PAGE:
Interacting with Caregivers Shown to Boost Well-Being of Older Adults

Interacting with a wide range of people — especially acquaintances and non-family members such as caregivers who work for home care agencies — can help keep seniors more active and healthier longer, according to a new study from the University of Texas at Austin.

The research further reinforces the importance of social determinants of health — economic, social and environmental factors that can influence whether a person becomes sick or needs medical care. There’s a growing push within the health care industry to address these non-medical factors early on, in hopes of reducing spending on health problems down the road.

Studies have long shown that social engagement is good for your health, even linking loneliness to increased mortality comparable to smoking 15 cigarettes a day.

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The University of Texas at Austin study — which looked at more than 300 people over 65 years old living in and around Austin — examined the effect social relationships have on physical activity and emotional well being.

“Most prior research had shown that connections to close friends and family provide the support and emotional connection that enhance well-being,” UT Austin human development and family sciences professor Karen Fingerman, who authored the study, told Home Health Care News in an email. “But we didn’t know whether social partners improve well-being via other pathways.”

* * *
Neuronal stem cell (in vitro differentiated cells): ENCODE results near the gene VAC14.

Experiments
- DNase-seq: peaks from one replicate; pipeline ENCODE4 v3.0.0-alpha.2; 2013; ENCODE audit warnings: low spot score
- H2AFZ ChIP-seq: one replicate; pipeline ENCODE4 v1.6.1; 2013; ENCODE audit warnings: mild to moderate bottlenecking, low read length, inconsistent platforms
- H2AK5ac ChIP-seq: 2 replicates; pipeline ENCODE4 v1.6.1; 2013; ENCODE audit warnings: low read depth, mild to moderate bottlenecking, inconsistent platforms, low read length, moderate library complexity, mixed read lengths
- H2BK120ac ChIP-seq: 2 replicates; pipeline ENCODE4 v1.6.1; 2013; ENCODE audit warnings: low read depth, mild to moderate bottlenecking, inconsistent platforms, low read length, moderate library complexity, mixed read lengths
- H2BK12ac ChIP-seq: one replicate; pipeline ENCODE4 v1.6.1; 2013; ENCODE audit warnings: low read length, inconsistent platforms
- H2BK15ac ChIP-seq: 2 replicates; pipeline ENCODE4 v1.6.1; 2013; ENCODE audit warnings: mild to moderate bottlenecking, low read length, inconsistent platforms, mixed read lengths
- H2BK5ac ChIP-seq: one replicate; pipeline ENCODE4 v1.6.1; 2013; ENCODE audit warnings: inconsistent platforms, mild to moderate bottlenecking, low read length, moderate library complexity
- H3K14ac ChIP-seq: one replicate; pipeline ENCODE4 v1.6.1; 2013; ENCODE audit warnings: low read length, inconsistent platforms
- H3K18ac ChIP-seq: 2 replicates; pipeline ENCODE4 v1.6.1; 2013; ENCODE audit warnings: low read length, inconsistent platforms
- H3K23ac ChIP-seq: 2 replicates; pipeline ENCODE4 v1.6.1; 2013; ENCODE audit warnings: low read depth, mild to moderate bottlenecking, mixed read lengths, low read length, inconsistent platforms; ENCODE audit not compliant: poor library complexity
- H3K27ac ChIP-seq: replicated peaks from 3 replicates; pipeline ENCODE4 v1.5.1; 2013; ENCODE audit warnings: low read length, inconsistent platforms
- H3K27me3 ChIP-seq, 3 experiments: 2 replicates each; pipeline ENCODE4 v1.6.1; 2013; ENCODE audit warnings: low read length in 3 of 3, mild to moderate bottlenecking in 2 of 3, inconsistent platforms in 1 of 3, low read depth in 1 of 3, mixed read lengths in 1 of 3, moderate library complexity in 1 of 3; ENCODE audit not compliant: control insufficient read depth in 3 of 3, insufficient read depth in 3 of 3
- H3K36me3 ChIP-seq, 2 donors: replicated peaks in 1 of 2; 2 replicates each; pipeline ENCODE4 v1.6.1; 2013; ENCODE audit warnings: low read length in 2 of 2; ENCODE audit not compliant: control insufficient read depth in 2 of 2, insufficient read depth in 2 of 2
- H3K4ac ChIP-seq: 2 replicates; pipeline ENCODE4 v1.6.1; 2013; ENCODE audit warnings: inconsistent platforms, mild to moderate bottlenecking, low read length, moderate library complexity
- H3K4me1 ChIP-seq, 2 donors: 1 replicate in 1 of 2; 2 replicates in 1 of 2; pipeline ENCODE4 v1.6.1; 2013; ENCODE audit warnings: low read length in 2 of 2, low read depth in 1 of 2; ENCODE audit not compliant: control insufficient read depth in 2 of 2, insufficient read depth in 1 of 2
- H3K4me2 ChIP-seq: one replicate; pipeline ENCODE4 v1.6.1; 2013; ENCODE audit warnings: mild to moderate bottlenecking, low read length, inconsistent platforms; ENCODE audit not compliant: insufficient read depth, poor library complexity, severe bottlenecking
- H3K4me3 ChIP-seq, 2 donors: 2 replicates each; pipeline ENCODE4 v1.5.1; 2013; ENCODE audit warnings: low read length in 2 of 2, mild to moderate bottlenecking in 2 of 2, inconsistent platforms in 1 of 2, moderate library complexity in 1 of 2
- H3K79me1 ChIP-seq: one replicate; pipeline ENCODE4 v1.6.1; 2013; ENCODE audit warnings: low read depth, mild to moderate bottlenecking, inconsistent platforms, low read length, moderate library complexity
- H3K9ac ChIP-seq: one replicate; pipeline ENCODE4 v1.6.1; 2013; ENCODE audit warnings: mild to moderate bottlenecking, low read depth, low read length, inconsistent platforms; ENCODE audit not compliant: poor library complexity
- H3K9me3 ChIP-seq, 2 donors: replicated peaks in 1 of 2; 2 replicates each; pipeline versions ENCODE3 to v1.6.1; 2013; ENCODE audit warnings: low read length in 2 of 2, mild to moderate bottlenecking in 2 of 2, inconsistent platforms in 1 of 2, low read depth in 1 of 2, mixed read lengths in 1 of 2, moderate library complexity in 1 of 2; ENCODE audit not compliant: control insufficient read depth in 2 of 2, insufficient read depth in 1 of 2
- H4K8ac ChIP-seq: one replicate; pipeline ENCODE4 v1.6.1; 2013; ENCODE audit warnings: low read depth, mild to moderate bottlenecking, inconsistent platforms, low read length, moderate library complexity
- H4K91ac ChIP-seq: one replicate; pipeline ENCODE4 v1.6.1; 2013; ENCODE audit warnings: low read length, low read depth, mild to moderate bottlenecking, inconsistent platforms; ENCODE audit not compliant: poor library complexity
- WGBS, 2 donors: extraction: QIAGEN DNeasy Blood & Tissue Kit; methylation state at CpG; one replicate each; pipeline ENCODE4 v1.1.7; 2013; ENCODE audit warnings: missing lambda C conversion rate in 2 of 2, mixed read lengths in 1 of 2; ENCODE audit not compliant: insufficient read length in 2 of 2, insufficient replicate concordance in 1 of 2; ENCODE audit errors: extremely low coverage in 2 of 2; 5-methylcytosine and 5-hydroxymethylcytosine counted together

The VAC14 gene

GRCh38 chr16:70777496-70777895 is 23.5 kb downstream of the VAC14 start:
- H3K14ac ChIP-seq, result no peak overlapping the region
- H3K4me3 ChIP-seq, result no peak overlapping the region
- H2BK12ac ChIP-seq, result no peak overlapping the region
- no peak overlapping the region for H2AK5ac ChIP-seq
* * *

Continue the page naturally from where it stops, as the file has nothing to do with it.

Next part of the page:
Fingerman’s research shows they do: Seniors who interacted with a range of diverse social partners were more physically active and reported feeling more positive moods. Findings from the study were published Feb. 20 in the Journals of Gerontology Series B: Psychological Sciences and Social Sciences.

The key to maximizing those social benefits lies in the variety of people seniors interacted with, the study showed. In other words, engaging with “weak” ties, or acquaintances, yielded the best results.

“Engagement with acquaintances made people more active than engagement with family or friends,” Fingerman, who is also the director of the University of Texas at Austin’s new Aging & Longevity Center, said. “We have long known the benefits of family and friends in old age — but this study suggests acquaintances add something more and are beneficial for physical health and stimulation.”

As such, the study further proves the importance of home care providers who offer services such as companion care or transportation services — and even startups like Papa, a “grandkids on-demand” business that connects older adults with college students who provide social support and help with errands.

“All of these folks could be good for older adults’ well-being,” Fingerman said. “They are the type of ‘weak ties’ and acquaintances that help account for the findings.”

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